penetrate membranes); repeated injections → local tissue buffers depletion → tachyphylaxis.
 inside cell drug must be ionized - only charged (cationic) drug form is active!
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SURGERY Local Anesthetics
 mixing solutions with SODIUM BICARBONATE* (to raise pH) is associated with less burning on
infiltration and more rapid onset of action (CO2 diffuses into cells and lowers intracellular pH –
retards charged [cationic] drug molecules inside cells).
*1 ml per 10 ml LIDOCAINE, 0.1 ml per 10 ml BUPIVACAINE
APPLICATIONS & DOSES
Applications
Medication
CHLOROPROCAIN
Maximal Dose (mg)
Nerv
Onse
Duratio
Without
With
e
t
Infiltratio Spina Epidura
n (min)
Block
(min) Epinephrin Epinephrin
n
l
l
e
e
--
--
+
+
20-45
5-15
800
1000
LIDOCAINE
+
+
+
+
45-75
5-15
300
(4.5 mg/kg
q 90 mins)
500
(7 mg/kg
q 90 mins)
MEPIVACAINE
+
--
+
+
45-75
5-15
400
550
BUPIVACAINE
+
+
+
+
90-180
15-30
175
225
E
1% LIDOCAINE has 10 mg/mL;
30 ml of 1% LIDOCAINE may be safely used in adult;
if more volume is required - use 0.5% LIDOCAINE (up to 60 ml).
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TAC mixture (TETRACAINE, ADRENALINE, COCAINE) – for topical application.
 effectiveness is visible by appearance of skin blanching.
 in experiments, using this mixture increased infection rates in contaminated wounds.
EMLA (eutectic mixture of local anesthetics) – LIDOCAINE 2.5% + PRILOCAINE 2.5%; applied
topically 60-90 min before procedure; requires overlay of occlusive dressing; safety in open wounds
not established.
TOXICITY
Toxicity depends on SYSTEMIC ABSORPTION:
1) site of injection (when used for regional anesthesia);
– inadvertent intravascular injection produces toxicity with much smaller doses.
– in spinal anesthesia drug may be combined with 10% DEXTROSE (to increase specific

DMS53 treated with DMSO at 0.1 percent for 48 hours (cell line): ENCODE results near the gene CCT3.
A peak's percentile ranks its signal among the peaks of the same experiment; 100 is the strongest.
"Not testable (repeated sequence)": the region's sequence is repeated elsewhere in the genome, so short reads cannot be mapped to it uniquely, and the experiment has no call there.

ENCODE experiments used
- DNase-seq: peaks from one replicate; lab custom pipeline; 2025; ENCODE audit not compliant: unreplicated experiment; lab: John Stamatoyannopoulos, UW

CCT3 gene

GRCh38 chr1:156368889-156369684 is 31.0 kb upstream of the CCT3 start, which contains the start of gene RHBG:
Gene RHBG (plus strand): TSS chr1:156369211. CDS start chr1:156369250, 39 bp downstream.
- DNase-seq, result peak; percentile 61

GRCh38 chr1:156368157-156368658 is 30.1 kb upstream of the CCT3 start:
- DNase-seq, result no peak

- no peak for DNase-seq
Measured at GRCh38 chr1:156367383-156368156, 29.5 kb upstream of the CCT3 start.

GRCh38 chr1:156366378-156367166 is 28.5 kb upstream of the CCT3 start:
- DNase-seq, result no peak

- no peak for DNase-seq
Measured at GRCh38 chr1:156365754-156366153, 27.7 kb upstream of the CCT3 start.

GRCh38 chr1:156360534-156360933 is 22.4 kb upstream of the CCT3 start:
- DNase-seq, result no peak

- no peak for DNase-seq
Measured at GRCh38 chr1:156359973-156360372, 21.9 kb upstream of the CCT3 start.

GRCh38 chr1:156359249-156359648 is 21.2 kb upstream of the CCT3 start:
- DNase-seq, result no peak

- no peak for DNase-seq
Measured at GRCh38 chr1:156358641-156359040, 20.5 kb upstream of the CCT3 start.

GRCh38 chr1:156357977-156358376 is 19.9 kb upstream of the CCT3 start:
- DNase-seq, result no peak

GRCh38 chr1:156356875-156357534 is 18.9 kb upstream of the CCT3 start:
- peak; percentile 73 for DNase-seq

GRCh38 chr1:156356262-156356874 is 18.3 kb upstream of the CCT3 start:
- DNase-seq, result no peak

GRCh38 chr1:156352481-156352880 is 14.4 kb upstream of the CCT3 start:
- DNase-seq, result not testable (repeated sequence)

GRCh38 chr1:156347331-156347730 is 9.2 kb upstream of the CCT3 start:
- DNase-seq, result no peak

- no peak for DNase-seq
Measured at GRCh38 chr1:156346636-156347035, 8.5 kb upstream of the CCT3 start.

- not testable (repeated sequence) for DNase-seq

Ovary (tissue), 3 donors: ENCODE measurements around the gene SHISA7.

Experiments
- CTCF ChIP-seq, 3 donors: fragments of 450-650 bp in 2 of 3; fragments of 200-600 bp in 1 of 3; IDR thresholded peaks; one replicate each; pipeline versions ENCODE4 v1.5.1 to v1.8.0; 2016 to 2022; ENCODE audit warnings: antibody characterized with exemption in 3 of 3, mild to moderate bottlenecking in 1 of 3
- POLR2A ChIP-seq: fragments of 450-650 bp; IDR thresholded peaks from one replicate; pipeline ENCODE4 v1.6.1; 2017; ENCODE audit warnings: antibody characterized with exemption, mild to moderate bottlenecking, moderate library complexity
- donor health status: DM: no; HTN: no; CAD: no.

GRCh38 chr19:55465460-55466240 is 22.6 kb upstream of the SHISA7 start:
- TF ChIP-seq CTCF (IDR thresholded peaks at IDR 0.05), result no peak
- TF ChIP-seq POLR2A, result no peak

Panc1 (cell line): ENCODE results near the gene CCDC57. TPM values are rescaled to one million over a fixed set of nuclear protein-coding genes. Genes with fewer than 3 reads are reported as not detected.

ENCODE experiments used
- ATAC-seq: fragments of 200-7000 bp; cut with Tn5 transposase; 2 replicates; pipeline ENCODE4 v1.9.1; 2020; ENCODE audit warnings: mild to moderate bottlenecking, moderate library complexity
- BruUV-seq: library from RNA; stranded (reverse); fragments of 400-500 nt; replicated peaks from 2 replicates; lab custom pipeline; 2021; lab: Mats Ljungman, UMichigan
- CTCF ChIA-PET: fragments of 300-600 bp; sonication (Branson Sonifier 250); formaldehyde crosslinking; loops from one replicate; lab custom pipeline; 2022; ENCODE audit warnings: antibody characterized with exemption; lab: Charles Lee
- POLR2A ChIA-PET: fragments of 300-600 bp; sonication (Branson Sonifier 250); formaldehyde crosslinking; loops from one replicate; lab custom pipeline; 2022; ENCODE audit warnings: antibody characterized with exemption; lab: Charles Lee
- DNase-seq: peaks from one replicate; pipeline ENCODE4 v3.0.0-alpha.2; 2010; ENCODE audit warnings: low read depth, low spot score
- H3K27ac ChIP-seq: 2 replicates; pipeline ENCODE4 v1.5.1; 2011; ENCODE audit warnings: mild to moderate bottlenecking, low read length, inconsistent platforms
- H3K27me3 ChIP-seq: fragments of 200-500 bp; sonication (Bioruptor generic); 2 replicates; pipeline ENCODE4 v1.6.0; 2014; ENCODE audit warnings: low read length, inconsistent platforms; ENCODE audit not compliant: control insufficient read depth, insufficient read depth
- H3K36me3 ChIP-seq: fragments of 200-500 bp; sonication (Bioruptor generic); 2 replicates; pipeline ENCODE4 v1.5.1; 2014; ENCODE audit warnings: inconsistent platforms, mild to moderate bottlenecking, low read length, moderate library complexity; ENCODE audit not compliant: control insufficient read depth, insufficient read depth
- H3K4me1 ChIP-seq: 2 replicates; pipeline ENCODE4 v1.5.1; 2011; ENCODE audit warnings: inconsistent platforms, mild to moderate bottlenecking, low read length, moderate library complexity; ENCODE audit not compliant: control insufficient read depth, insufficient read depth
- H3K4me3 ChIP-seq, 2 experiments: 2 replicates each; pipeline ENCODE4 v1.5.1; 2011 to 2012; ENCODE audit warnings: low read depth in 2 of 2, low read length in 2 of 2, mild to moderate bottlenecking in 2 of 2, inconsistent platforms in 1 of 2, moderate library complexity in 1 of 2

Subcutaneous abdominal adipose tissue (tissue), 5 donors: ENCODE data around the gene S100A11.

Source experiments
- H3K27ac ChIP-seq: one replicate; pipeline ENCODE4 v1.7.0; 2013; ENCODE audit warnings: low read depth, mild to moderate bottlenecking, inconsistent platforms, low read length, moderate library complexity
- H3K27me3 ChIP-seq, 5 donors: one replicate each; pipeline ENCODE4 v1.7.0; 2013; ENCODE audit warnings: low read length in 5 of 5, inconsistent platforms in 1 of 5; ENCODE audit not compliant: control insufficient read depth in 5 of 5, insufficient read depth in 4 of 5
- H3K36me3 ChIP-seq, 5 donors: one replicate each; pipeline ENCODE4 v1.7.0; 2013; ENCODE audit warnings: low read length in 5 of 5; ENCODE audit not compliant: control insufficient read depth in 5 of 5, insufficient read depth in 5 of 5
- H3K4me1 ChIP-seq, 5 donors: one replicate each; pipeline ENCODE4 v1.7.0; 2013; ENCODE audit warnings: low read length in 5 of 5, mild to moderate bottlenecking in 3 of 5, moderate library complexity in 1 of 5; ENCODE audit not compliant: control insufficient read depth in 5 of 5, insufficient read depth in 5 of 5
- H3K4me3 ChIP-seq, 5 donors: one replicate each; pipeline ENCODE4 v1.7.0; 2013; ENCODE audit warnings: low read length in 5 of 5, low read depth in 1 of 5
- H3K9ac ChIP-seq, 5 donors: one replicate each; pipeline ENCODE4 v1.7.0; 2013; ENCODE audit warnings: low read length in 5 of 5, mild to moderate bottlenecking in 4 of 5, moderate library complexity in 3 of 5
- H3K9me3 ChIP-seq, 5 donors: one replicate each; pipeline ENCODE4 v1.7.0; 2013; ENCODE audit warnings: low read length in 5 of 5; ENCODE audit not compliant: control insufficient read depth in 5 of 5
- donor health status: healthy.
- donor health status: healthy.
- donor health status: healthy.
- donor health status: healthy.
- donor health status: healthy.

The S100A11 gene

gravity – solution becomes heavier than CSF).
2) speed of absorption.
3) toxicity correlates to drug potency.
1. CNS (earliest signs of overdose or inadvertent intravascular injection): numbness / tingling of
tongue / lips, metallic taste, light-headedness, tinnitus, visual disturbances → slurred speech,
disorientation, convulsions, respiratory depression → death.
 LIDOCAINE and COCAINE can produce changes in mood and behavior.
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SURGERY Local Anesthetics
2. Cardiovascular system (at higher doses - anestetikai užblokuoja miocitų Na+-channels) cardiovascular collapse (myocardial depression & vasodilation).
– except COCAINE – causes vasoconstriction and hypertension; vasoconstriction is
useful to decrease bleeding from mucosa in topical application;
– most cardiotoxic is BUPIVACAINE.
3. Allergic reaction (rare) – only for “esters” (metabolized to P-AMINOBENZOIC ACID - may cause
allergic reactions).
Some (e.g. topical BENZOCAINE) may cause methemoglobinemia!
TOXICITY PREVENTION
To prevent local anesthetic toxicity is clinical priority!
1) knowledge of maximal safe dose.
2) premedication with DIAZEPAM (0.1-0.2 mg/kg) may prevent seizures.
3) aspiration to detect unplanned vascular entry.
4) EPINEPHRINE - slows absorption:
– decreased toxic response secondary to rapid absorption;
– prolonged duration of action (≈ doubled).
TREATMENT OF TOXICITY
1. Oxygen & airway support (hyperventilation is useful!).
2. Benzodiazepine (e.g. MIDAZOLAM) or thiopental - if seizure does not terminate spontaneously.
3. Cardiovascular support.
N.B. cardiovascular toxicity from BUPIVACAINE is particularly difficult to treat.
 BUPIVACAINE is racemic mixture of levo- and dextro-isomers; LEVOBUPIVACAINE (only levoisomer) is less cardiotoxic.
Panaudota literatūra:
Sabiston Textbook of Surgery 2001
NMS Pharmacology
Lippincott Pharmacology Review 2000
B.G.Katzung “Basic and Clinical Pharmacology” 1987